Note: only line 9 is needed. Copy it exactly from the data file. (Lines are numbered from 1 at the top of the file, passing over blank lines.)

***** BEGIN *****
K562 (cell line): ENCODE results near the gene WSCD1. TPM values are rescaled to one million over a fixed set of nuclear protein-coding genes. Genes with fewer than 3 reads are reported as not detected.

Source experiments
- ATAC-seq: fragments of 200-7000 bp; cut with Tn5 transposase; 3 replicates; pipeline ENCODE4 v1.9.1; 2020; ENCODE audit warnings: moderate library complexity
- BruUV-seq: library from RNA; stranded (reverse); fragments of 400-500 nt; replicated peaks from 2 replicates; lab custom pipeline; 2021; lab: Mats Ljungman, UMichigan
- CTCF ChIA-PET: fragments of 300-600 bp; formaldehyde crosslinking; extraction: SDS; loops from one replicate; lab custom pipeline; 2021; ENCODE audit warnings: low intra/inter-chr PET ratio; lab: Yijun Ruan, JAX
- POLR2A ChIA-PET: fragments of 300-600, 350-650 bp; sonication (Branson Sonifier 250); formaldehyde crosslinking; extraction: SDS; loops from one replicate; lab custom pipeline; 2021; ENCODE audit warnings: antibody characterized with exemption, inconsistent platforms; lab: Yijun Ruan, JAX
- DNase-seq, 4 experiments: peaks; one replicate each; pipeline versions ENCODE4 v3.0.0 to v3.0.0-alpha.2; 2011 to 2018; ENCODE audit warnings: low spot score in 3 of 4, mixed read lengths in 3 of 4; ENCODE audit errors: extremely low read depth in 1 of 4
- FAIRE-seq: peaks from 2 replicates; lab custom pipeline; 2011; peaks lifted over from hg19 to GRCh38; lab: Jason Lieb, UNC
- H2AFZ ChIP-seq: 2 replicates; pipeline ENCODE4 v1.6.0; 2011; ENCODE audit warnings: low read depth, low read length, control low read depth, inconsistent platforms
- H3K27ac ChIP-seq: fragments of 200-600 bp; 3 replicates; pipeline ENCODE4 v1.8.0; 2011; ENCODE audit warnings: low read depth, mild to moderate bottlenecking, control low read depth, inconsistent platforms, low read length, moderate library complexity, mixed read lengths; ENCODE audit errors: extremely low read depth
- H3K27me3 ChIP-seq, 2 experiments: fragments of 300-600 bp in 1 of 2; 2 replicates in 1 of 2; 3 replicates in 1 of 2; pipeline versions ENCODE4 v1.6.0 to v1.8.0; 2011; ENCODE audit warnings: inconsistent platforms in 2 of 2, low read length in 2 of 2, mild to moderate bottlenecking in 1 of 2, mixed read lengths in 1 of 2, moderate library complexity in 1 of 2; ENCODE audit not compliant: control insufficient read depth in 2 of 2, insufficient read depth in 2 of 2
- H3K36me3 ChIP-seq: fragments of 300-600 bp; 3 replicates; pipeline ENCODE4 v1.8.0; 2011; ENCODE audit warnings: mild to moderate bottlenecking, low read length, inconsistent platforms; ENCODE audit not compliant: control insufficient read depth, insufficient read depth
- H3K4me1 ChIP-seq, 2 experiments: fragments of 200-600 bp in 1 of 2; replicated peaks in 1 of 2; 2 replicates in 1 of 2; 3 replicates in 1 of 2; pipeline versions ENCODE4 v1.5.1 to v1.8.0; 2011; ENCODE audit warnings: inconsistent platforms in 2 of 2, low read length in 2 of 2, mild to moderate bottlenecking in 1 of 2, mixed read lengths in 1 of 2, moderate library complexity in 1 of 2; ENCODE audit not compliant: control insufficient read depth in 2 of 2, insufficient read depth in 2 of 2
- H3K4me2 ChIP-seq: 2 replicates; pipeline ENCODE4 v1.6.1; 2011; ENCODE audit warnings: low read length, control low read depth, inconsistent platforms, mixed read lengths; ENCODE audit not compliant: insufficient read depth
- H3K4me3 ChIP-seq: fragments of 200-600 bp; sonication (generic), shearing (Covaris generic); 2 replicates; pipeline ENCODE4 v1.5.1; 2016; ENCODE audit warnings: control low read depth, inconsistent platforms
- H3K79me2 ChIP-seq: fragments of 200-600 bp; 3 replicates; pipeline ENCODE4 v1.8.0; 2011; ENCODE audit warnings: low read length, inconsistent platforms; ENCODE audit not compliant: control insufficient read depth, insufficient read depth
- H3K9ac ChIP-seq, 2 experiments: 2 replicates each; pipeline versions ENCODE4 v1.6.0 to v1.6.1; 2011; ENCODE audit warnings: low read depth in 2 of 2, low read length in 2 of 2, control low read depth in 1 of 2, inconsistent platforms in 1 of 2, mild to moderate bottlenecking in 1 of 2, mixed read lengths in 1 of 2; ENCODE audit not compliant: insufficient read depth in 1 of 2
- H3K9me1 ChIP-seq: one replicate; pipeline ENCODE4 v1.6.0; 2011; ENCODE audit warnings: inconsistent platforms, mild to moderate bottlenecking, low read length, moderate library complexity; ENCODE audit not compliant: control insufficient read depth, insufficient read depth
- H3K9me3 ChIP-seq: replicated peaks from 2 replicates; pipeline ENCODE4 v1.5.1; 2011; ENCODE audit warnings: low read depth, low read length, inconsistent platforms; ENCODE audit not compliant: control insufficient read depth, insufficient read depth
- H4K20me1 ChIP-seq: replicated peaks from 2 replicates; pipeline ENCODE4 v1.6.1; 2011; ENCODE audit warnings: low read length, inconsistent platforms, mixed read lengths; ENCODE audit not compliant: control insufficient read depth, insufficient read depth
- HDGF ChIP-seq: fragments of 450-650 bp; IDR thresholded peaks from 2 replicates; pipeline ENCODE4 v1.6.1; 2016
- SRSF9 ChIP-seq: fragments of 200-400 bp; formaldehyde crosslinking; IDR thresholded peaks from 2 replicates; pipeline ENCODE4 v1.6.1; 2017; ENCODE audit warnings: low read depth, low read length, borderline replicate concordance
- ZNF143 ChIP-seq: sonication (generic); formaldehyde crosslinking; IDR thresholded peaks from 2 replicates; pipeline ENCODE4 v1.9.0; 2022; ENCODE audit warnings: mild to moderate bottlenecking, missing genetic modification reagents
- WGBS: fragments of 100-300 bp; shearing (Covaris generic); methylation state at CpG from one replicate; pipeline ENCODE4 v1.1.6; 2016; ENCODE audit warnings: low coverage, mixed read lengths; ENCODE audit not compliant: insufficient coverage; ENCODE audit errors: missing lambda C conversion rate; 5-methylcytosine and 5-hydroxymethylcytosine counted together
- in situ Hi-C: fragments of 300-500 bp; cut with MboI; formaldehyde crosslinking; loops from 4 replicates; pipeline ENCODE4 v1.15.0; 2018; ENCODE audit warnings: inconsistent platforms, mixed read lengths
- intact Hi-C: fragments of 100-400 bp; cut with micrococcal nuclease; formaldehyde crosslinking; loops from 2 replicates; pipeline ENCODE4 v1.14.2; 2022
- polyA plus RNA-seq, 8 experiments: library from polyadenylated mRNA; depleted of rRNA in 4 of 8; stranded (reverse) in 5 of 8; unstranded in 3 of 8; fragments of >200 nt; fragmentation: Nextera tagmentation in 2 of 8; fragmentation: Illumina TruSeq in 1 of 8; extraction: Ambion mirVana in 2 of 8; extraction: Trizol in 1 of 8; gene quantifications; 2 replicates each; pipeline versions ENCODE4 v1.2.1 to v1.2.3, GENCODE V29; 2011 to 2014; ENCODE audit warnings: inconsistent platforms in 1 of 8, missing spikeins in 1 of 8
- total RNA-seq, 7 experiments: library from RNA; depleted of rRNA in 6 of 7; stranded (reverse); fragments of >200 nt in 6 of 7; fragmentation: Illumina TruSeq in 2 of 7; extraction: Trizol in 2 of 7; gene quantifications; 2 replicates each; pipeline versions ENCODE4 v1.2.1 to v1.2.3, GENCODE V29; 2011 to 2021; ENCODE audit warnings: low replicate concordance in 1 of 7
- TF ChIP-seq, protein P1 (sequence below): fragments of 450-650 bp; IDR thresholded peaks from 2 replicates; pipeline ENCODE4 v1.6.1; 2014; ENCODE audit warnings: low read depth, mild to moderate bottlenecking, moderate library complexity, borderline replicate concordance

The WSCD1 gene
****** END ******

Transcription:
- H2AFZ ChIP-seq: 2 replicates; pipeline ENCODE4 v1.6.0; 2011; ENCODE audit warnings: low read depth, low read length, control low read depth, inconsistent platforms